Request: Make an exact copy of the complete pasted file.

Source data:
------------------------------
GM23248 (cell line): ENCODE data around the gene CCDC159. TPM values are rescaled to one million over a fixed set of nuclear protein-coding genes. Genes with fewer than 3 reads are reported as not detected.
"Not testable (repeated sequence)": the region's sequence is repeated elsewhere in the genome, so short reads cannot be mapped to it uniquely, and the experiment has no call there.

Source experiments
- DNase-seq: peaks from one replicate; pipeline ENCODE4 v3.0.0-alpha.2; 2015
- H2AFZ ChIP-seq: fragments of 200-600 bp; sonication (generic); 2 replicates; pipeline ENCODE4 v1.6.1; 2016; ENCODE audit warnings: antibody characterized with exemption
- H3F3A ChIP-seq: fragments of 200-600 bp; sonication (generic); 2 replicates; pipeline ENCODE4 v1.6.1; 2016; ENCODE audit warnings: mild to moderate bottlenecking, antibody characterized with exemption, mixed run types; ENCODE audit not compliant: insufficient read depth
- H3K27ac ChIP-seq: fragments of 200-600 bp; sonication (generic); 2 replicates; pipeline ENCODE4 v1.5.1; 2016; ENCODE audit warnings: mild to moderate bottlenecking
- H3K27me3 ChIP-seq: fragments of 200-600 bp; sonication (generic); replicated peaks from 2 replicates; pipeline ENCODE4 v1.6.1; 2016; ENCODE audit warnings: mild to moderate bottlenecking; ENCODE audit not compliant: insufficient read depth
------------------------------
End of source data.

GM23248 (cell line): ENCODE data around the gene CCDC159. TPM values are rescaled to one million over a fixed set of nuclear protein-coding genes. Genes with fewer than 3 reads are reported as not detected.
"Not testable (repeated sequence)": the region's sequence is repeated elsewhere in the genome, so short reads cannot be mapped to it uniquely, and the experiment has no call there.

Source experiments
- DNase-seq: peaks from one replicate; pipeline ENCODE4 v3.0.0-alpha.2; 2015
- H2AFZ ChIP-seq: fragments of 200-600 bp; sonication (generic); 2 replicates; pipeline ENCODE4 v1.6.1; 2016; ENCODE audit warnings: antibody characterized with exemption
- H3F3A ChIP-seq: fragments of 200-600 bp; sonication (generic); 2 replicates; pipeline ENCODE4 v1.6.1; 2016; ENCODE audit warnings: mild to moderate bottlenecking, antibody characterized with exemption, mixed run types; ENCODE audit not compliant: insufficient read depth
- H3K27ac ChIP-seq: fragments of 200-600 bp; sonication (generic); 2 replicates; pipeline ENCODE4 v1.5.1; 2016; ENCODE audit warnings: mild to moderate bottlenecking
- H3K27me3 ChIP-seq: fragments of 200-600 bp; sonication (generic); replicated peaks from 2 replicates; pipeline ENCODE4 v1.6.1; 2016; ENCODE audit warnings: mild to moderate bottlenecking; ENCODE audit not compliant: insufficient read depth